Timothy Smith & Jonathan Taylor Architects employs classical references for a domestic extension in west London
Timothy Smith & Jonathan Taylor Architects refers to its newly complete extension to a house in Teddington, west London, as a ‘folly’. The term seems apt, as the building’s doric facade – replete with two free-standing columns with creasing tile capitals – suggests a classical temple front, while its rugged, rough-textured construction and setting at one end of a long, narrow garden lend a bucolic air.
The ‘folly’ enlarges a Victorian terrace house, replacing an earlier extension. The remodelled ground floor now provides rooms in enfilade with a small library to the front, a pantry, kitchen, internal courtyard and dining room, and finally the new room with views into the south-facing garden.
Ground and first floor plans
The classical garden facade has pilasters suggested by protruding bricks and an entablature formed by precast concrete lintels. Its pyramid roof – intended to suggest a pediment when viewed from a distance – is clad with cedar shingles.
“A classical building is not ‘other’, but is a world within the world, and all classical buildings surely long to be temples”, says the architect. “We enjoy the capacity of classical architecture to have a strong physical presence while also operating on an emotional and suggestive level; the Teddington Folly belongs to the house, the garden and to the continuity of architectural culture in a way which is beyond the pragmatic and quotidian.”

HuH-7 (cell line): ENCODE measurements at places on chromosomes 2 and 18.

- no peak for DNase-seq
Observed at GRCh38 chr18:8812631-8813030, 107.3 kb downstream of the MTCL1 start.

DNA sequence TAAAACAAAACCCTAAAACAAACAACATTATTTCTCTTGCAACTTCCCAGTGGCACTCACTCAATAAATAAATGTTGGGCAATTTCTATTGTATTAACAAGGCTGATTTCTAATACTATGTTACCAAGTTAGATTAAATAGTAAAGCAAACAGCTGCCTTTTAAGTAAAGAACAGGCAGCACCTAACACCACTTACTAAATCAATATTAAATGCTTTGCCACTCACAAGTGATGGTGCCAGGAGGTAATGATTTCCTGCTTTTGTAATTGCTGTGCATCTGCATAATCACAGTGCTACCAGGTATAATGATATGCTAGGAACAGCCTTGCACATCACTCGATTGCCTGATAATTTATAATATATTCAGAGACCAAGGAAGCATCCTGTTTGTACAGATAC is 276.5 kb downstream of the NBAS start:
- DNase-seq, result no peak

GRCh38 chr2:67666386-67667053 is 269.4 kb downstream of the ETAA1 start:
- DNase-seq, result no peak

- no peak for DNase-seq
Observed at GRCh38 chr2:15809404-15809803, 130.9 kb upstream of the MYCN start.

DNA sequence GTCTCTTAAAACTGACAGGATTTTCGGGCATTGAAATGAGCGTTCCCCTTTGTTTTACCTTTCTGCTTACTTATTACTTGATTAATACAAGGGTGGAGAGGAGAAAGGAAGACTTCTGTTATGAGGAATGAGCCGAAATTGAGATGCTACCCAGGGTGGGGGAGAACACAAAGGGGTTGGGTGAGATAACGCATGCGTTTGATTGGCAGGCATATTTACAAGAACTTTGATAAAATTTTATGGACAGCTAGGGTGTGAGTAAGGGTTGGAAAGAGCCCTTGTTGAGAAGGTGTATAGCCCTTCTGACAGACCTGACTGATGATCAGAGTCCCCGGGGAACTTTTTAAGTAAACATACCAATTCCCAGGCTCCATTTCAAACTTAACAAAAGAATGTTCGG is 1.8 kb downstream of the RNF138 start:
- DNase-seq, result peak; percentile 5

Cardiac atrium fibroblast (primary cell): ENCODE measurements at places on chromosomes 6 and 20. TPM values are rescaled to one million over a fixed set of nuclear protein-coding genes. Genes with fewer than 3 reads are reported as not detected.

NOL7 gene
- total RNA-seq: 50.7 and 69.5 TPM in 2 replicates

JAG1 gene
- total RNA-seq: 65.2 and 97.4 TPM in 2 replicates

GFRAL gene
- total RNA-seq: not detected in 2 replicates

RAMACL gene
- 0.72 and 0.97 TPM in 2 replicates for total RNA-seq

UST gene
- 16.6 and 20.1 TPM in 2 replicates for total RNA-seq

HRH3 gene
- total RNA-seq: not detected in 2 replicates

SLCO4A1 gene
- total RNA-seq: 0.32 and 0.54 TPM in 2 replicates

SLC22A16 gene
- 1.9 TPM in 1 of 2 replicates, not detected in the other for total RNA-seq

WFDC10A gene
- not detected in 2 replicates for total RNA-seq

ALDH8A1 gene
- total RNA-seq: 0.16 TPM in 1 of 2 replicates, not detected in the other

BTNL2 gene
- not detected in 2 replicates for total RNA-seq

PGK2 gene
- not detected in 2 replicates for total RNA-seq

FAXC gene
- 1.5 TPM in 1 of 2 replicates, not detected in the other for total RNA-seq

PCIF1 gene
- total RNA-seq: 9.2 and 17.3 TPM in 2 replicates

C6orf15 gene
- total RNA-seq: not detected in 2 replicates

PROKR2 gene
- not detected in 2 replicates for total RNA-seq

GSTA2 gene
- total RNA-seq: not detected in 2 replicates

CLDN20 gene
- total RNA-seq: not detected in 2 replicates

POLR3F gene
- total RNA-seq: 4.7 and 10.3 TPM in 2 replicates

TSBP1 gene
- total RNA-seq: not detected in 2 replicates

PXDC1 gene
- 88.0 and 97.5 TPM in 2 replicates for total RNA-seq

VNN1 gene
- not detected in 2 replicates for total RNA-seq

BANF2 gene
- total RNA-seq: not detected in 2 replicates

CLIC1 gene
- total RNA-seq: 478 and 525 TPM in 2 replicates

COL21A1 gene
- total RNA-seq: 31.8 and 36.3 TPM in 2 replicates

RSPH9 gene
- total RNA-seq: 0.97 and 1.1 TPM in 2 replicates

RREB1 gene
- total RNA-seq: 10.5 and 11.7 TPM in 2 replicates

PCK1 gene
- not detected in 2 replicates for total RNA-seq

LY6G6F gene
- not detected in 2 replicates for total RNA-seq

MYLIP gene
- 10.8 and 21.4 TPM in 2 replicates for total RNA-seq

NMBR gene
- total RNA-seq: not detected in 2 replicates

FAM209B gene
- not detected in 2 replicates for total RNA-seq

Window and door joinery is of oak, with mirror inlaid into the mullions. Internally, Douglas fir flooring is inlaid with cast iron heating grilles, and the underside of the pyramid roof is of polished plaster, which brings subtle reflections of the garden into the house.
A wood-burning stove set within a brick chimney separates the new garden room from the adjacent dining room. A concrete ædicule, designed to house sculpture, has also been incorporated into the chimney, and was cast by the architects. The material palette is further expanded by natural stone, as honed slate is paired with stainless steel to make work surfaces on free-standing benches in the kitchen, and there is a grey saint laurent marble floor in the first-floor bathroom, which gives a view out over the shingled roof of the folly to the garden beyond.
Timothy Smith & Jonathan Taylor Architects
Michael Barclay Partnership